Installation Modernization, Sustainability Making Strides

Installation Modernization, Sustainability Making Strides

Barracks construction at Fort McCoy, Wisconsin.
Photo by: U.S. Army/Scott Sturkol

The Army is prioritizing modernization and sustainability across its installations, said the service’s acting deputy assistant secretary for energy and sustainability.

“The Army’s mission is to win the nation’s wars and support the joint force,” Christine Ploschke said during a May 22 Defense News webcast. “As we look at our installations today and into the future, we have to contemplate how are we designing, operating [and] supporting our installations to be able to accomplish [that]?”

The service’s fiscal 2025 budget request includes $3.9 billion for military construction, which covers 45 projects, and $7 billion to sustain, restore and modernize facilities, according to written testimony to Congress from Rachel Jacobson, assistant Army secretary for installations, energy and environment.

As the nation experiences a rapidly changing “dynamic information age,” there has been an “exponential transformation of what people need and expect,” including in their homes and on installations,” Ploschke added. One of the Army’s installation modernization challenges is “keeping pace with understanding … expectations and requirements,” she said.

“There are a lot of needs in our existing facility inventory. It's been publicly acknowledged in congressional testimony that the Army has a significant backlog,” she said. “Part of the modernization challenge is figuring out at what point in time … we [demolish or transform a building] in a resource-informed way that also ensures that we're continuously meeting the mission.”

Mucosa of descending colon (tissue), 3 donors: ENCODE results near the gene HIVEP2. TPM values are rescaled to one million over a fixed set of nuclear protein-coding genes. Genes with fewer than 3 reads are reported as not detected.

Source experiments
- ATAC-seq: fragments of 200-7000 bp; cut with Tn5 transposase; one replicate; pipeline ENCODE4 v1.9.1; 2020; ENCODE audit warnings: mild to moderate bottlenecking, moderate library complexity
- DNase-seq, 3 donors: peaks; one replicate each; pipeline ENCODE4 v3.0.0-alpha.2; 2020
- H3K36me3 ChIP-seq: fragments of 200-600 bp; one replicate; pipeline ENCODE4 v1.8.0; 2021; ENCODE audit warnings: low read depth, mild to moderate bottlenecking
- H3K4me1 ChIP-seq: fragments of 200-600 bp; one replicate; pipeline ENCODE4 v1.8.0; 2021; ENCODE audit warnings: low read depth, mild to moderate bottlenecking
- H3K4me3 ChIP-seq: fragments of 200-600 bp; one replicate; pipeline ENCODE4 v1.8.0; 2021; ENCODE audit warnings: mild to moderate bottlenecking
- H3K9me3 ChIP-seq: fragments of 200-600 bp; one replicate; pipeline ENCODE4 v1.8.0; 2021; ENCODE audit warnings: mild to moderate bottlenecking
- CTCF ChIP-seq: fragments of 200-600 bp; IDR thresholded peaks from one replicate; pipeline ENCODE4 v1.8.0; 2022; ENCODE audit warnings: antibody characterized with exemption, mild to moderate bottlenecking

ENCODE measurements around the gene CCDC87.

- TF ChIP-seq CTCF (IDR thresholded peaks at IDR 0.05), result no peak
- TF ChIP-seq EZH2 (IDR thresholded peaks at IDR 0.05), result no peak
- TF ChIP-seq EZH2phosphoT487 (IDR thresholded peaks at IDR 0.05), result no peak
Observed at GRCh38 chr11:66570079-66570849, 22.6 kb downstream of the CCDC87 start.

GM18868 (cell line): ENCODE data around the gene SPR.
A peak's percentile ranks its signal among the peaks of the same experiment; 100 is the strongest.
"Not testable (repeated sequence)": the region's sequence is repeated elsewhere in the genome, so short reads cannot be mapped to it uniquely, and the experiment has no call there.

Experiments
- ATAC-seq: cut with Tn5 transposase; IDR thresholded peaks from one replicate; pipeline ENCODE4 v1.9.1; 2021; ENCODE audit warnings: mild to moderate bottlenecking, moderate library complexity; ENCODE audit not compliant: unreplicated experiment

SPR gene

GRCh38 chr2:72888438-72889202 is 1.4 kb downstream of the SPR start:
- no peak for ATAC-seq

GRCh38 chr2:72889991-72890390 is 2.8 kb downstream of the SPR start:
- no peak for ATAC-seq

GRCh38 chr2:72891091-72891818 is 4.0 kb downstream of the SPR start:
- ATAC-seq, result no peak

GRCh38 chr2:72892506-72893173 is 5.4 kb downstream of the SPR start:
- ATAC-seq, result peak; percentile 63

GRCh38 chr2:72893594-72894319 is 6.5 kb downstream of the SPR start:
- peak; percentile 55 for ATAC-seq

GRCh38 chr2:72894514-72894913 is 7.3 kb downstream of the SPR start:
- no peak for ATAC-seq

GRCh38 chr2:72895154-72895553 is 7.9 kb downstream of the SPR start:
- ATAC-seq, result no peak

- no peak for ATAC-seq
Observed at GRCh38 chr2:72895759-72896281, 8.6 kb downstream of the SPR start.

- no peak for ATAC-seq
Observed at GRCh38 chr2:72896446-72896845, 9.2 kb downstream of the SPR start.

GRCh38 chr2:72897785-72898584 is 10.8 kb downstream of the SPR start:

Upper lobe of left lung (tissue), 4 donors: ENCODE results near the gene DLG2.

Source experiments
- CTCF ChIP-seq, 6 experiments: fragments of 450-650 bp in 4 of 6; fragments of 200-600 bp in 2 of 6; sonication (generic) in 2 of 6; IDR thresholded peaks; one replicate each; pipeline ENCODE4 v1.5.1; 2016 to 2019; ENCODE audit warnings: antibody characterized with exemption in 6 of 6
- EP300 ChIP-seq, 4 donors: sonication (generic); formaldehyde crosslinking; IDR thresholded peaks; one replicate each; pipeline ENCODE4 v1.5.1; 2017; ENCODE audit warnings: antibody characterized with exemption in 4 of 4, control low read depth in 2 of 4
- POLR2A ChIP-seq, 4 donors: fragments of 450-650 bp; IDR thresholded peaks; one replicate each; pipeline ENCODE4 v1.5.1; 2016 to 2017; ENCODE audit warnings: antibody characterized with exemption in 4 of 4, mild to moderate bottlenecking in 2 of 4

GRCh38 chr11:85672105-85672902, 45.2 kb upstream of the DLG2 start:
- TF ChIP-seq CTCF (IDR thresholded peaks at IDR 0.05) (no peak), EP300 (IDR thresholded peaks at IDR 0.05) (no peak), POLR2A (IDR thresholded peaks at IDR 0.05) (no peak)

As part of its modernization efforts, the Army has “embrace[d] the mantra of resilience” across installations and has made “huge strides” when it comes to sustainability, Ploschke said.

“The nation's demands for energy and communication have transformed so significantly in the last 10, 20 years,” she said. “We've been very successful the last few years at starting to get after significant [sustainability] projects, [including] bringing power generation onto our bases, improving and hardening the capabilities of our electric distribution system [and] making sure that we have power where we need it when we need it.”

The Army has also forged ahead with partnerships, including one at Joint Forces Training Base-Los Alamitos, California, between an energy company, the Army’s Office of Energy Initiatives and the California National Guard.

Through the partnership, a 30-megawatt solar array was built “at no cost to the Army,” and its power will go to the Army if the grid goes down in California, Ploschke said.

Throughout the modernization process, the Army will continue to balance its priorities.

“The Army is a very diligent steward of the nation's resources that have been entrusted to us,” Ploschke said. “We work every day on our installations to be able to support the mission, to support the warfighter, to focus on our people and ensure that we're supporting the soldiers, the families and the civilians, and we also really strive to be an active part of the community.